On October 15, Japanese Prime Minister Shinzo Abe said at a temporary cabinet meeting that he plans to increase the consumption tax rate from the current 8% to 10% in October next year. This is the rate that Japan will raise again after raising the consumption tax rate from 5% to 8% in April 2014.
Raise taxes to support social security
At the interim cabinet meeting held on the same day, Abe officially announced the increase of the consumption tax rate, and asked the relevant departments to propose specific countermeasures to control the negative impact of the increase in the consumption tax rate on the economy.
For Japan’s third increase in consumption tax since 1989, Abe said: “The increase in taxes is for economic recovery and fiscal sounding.”
Japan’s Kyodo News said the tax increase is expected to bring in 5.6 trillion yen (about 346.8 billion yuan) in taxes. The new tax will be used preferentially for medical and nursing expenses that increase with the aging of the population, support for parenting costs, and expansion of free care and free education. It is expected that after the increase of the consumption tax, after deducting about 4 trillion yen of government loans, about 1 trillion yen will be allocated to promote the “generational social security” for medical care and long-term care.
According to the “Yomiuri Shimbun” report, Japan’s social insurance is mainly centered on annuities and medical care. Compared with other countries, it is relatively insufficient in terms of schoolchildren and family-oriented payment. The new system of “generational social security”, which is currently being promoted by Japan, includes diversified levels such as free early childhood education, tuition and fees for higher education, and long-term care for the elderly. The subsidy for the elderly is extended to all age groups. Therefore, the Abe government decided to supplement the cost of the social security system reform with consumption tax.
In addition, Shinzo Abe also said that after raising the consumption tax, half of the tax will be used to subsidize the cost of education.
The Japanese government has implemented the “social security and tax system reform” since 2012 and has decided to raise the consumption tax to 10% in stages. But since then, the parties have doubts about the impact of this decision on the economy. After the consumption tax was raised to 8% in 2014, it was originally planned to increase the tax rate to 10% in October 2015, but this process was pushed back.
Negative effects of economic stimulus
In order to avoid the upward adjustment of the consumption tax to hinder economic development, the Japanese government plans to introduce a number of economic stimulus measures in the formulation of the government budget and the implementation of the tax reform since 2019.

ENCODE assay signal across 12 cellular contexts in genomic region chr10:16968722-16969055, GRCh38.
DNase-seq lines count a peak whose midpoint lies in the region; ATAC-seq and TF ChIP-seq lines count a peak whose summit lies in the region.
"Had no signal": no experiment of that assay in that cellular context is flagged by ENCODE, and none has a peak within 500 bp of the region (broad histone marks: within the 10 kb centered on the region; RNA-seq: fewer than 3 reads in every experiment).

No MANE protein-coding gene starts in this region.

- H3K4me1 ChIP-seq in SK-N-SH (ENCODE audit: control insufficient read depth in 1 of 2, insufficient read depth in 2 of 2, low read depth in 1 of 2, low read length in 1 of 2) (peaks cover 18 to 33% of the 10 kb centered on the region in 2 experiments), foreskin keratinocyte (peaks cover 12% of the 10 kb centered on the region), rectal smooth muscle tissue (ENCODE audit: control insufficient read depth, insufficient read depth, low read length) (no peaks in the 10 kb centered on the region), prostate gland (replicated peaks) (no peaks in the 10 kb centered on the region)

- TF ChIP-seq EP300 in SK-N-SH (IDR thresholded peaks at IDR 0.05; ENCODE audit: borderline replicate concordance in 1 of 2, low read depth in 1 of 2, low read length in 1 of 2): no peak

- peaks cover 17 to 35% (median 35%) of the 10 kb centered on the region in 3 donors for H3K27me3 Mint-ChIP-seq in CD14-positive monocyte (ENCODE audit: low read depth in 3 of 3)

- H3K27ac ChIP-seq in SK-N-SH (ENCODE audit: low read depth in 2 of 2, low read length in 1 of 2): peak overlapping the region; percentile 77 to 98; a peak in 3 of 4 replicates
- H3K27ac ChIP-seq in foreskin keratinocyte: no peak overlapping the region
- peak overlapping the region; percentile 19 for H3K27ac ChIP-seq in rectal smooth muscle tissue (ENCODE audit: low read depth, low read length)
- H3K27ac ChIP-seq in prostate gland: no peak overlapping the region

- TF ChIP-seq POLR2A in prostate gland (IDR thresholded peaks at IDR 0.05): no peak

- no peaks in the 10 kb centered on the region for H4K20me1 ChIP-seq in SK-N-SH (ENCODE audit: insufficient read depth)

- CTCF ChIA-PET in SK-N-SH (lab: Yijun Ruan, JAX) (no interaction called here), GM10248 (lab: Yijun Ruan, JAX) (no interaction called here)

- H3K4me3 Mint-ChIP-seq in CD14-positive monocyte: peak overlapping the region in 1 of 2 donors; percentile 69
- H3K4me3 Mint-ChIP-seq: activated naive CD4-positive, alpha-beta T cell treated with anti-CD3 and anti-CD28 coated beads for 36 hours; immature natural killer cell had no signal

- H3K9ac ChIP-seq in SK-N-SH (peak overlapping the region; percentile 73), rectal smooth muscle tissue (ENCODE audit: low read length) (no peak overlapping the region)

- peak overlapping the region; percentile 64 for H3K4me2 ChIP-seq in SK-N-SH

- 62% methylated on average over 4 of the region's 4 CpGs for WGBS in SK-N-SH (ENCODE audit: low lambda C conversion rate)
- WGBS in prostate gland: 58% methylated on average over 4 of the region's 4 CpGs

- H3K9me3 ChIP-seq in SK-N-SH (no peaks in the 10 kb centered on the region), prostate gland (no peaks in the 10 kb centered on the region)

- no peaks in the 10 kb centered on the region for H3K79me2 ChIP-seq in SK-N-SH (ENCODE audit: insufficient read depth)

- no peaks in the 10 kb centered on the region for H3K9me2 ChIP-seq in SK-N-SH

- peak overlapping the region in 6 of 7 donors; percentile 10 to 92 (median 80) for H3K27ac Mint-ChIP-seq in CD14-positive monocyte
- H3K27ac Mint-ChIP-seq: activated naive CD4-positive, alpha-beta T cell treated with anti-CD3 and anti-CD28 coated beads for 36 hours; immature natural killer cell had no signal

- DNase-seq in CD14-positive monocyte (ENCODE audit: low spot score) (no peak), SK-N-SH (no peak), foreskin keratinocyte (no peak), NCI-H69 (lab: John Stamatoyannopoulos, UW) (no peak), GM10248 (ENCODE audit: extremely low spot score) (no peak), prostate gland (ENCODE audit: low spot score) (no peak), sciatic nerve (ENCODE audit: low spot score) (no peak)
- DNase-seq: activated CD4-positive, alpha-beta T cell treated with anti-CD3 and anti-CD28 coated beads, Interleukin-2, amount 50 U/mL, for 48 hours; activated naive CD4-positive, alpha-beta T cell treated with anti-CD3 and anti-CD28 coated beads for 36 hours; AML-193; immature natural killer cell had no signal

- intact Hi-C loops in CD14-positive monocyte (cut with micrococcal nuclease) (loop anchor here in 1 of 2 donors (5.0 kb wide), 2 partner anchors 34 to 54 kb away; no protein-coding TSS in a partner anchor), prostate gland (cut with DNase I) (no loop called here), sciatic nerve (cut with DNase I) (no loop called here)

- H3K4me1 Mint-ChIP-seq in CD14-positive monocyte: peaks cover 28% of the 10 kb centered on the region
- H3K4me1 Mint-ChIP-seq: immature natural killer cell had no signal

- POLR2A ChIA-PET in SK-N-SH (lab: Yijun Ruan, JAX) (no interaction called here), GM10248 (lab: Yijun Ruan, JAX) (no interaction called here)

Japanese Chief Cabinet Secretary Yi Yiwei said at a press conference after the cabinet meeting that Abe said at the meeting that in order to raise the consumption tax rate, all policies will be mobilized to cope with the economy so as not to affect the economy.
Reuters reported that Abe said in a cabinet meeting that he would consider tax incentives for the procurement of durable goods and take measures to help small businesses cope with the burden of rising taxes. Abe said that it will introduce subsidies in the automotive and housing sectors that are affected by the increase in consumption tax. In addition, tax cuts and subsidies for some daily necessities are also measures that the Japanese government is exploring.
Japanese Finance Minister Taro Aso also said that the government must take the necessary measures to reduce the impact of tax increases.
According to Japanese NHK TV and Japan’s Fuji News Network reported on October 16, the Japanese government is worried that the sales of small and medium-sized retail stores will decline due to the increase in consumption tax, so consider introducing a “non-cash payment point return” system. According to this system, customers who use a non-cash payment method such as a credit card can earn 2% of the purchased amount, which can be used at the time of the next purchase. The expenses incurred by the merchant in returning the points are subsidized by the government. For some foods, beverages, and newspapers, the “tax reduction rate system” will be implemented. In the future, when purchasing specific products in supermarkets and choosing to take a take-away, the consumption tax is 8%; if it is consumed in the store, the consumption tax is 10%. Calling a takeaway or taking a hamburger home outside the fast food restaurant is within the scope of the light tax rate.